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Trends In Mgmt Nw


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Trends In Mgmt Nw

  1. 1. Trends in Management
  2. 2. Early management practitioners - Historical Evolution - OB <ul><li>Henry Ford, Alfred P. Sloan, Henri Fayol and Frederick W. Taylor </li></ul><ul><li>Emphasized more of the role of hierarchical structure, specialization, managerial functions planning & controlling; Recognized behavioral side of mgt. but gave a minor role </li></ul><ul><li>In the past preoccupations were - Restructuring organizations to improve productivity to face the competitive challenges (internal and domestic) in the marketplace. </li></ul><ul><li>Resulted in lean orgs & in the short run benefits like lowered costs and improved productivity. </li></ul>
  3. 3. Recent challenge <ul><li>     </li></ul><ul><li>Downsizing, diversity, knowledge and information explosion, global competition, and total quality - the latest buzzwords, as well as representative of the harsh reality facing managers now and in the future. </li></ul><ul><li>Managing new workforce (knowledge workers) and the emerging new workplaces (Knowledge organizations) & New environment - for new understanding & new people oriented solutions.   </li></ul><ul><li>Giving appropriate responses: No Response, Reactive, Proactive, and Integrative </li></ul>
  4. 4. Environmental Changes: <ul><ul><ul><ul><ul><li>Globalization </li></ul></ul></ul></ul></ul><ul><ul><ul><ul><ul><li>Information Technology </li></ul></ul></ul></ul></ul><ul><ul><ul><ul><ul><li>Total Quality & </li></ul></ul></ul></ul></ul><ul><ul><ul><ul><ul><li>Diversity and Ethics </li></ul></ul></ul></ul></ul><ul><li>        </li></ul>
  5. 5. Environmental Changes : Globalization <ul><li>Starting point – Changes are G lobal /one-world economy . Global domination & competitiveness </li></ul><ul><li>e.g. Golden Triangle - the trade region of North America (US, Canada and Mexico) </li></ul><ul><li>The Pacific Rim (Japan and the now established “Four Tigers” South Korea, Taiwan, Hong Kong, and Singapore) </li></ul><ul><li>European Union - EU (Western and now Central and Eastern European countries) & </li></ul><ul><li>Global players like China & the export driven Thailand, Malaysia, Indonesia and Vietnam </li></ul>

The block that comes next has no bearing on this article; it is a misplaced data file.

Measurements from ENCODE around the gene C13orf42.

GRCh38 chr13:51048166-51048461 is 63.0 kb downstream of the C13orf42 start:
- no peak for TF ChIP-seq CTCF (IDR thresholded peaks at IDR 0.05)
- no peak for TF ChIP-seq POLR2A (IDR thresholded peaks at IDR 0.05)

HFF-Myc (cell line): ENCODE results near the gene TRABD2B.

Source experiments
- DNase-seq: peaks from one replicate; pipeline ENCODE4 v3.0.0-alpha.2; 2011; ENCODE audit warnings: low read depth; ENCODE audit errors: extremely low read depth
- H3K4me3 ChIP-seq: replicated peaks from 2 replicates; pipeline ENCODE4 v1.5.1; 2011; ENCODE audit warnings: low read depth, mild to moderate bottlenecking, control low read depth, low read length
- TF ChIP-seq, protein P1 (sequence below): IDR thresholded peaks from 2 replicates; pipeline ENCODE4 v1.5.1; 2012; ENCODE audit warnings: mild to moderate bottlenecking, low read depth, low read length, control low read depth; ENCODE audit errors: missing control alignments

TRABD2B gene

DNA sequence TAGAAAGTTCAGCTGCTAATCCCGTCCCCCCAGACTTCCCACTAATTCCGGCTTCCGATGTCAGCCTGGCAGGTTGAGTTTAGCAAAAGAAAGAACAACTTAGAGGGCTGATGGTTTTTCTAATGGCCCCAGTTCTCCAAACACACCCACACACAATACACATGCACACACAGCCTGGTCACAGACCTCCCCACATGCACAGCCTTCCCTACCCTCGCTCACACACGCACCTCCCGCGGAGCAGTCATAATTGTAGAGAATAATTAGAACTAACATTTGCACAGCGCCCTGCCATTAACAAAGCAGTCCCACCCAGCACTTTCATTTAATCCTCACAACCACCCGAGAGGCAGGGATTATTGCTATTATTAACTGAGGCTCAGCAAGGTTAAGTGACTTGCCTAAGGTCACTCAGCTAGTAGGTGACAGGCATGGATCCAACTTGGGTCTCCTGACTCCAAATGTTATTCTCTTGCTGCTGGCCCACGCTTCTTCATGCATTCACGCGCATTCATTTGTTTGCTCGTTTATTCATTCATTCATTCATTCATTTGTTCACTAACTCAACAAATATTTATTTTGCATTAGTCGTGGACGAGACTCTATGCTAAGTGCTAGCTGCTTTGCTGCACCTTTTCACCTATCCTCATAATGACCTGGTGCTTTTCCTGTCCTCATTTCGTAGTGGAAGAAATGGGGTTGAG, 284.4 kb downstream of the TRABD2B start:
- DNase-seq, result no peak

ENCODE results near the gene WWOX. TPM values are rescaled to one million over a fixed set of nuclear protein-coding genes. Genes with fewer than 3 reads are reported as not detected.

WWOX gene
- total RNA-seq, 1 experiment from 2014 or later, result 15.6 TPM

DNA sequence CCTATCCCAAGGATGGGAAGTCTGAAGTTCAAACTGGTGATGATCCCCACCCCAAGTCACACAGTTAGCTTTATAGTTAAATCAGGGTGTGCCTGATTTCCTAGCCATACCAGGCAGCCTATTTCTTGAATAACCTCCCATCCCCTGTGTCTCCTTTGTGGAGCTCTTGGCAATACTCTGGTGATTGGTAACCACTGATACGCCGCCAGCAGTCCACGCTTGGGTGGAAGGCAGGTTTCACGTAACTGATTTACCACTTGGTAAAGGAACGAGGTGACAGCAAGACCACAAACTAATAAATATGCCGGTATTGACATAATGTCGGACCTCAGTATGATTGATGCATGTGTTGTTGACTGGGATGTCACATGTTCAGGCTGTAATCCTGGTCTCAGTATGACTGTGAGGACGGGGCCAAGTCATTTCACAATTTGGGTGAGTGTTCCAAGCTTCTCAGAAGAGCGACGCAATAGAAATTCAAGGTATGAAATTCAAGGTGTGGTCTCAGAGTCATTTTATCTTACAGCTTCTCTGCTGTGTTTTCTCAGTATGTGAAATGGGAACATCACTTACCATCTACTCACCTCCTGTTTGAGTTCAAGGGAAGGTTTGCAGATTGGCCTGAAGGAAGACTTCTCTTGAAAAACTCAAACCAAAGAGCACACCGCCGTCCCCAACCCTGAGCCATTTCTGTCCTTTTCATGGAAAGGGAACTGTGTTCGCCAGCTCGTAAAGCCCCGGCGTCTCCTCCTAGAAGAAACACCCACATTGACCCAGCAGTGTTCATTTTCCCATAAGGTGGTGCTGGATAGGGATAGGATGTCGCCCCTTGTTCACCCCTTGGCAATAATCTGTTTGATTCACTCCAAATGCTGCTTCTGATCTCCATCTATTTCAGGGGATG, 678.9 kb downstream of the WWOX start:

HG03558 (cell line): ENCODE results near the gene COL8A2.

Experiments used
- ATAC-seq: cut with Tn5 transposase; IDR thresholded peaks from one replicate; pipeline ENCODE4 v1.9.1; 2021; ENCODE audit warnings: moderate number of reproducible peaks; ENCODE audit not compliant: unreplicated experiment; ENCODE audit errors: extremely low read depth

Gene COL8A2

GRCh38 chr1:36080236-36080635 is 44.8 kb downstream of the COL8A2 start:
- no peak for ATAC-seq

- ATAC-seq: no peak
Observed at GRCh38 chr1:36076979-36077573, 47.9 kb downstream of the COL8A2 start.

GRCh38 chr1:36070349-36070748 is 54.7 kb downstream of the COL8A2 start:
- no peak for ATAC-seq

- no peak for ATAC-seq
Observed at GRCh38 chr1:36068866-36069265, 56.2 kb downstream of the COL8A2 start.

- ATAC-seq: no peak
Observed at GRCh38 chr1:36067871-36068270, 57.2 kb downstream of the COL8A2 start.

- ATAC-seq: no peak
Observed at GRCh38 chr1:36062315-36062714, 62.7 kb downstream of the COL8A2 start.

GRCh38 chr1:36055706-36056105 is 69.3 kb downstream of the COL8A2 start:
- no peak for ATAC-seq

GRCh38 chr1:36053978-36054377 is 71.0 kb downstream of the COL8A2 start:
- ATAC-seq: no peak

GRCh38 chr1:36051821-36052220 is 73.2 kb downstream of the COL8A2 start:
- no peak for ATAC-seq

6. 6. Environmental Changes : Information Technology <ul><li>Changes in the information technology - range </li></ul><ul><li>From cellular phones to staying in touch with people anywhere </li></ul><ul><li>To computers that handle inventory control & electronic mail that help employees communicate & </li></ul><ul><li>Compact disks that store and retrieve billions of pieces of information. </li></ul>
  7. 7. Impact of the Info. Tech. <ul><li>Flattening and downsizing of organizations - org. structure, carried down to the redesigning of individual jobs. </li></ul><ul><li>E-mail facilitates everyone to be in touch with everyone else - so the need for levels of bureaucracy and long chain of command is eliminated. </li></ul><ul><li>Immediate transmission of messages - no need for more number of people leading to downsizing. </li></ul>
  8. 8. Impact of the <ul><li>EDI (electronic data interchange) - a process by which customers, suppliers, and manufacturers communicate directly - computer-to-computer basis </li></ul><ul><li>Therefore, Paperless revolution - written sales and order forms eliminated, </li></ul><ul><li>Information entered into computers (Neural Networks - capable of mimicking brain functions) help making faster decisions </li></ul><ul><li>Elimination of some jobs, reduced operating time, empowered employees, increased both productivity and profit. </li></ul>
  9. 9. Total Quality Management <ul><li>Def. Many, yet a comprehensive one is </li></ul><ul><li>“ TQM is an organizational strategy with accompanying techniques that deliver quality products and/or services to customers”. </li></ul><ul><li>Focus - Trying to meet or exceed customer expectations. </li></ul><ul><li>Characteristics of TQM: </li></ul><ul><li>an organizational strategy not just another technique; </li></ul><ul><li>the way the org. is managed not just something in addition to everything else. </li></ul>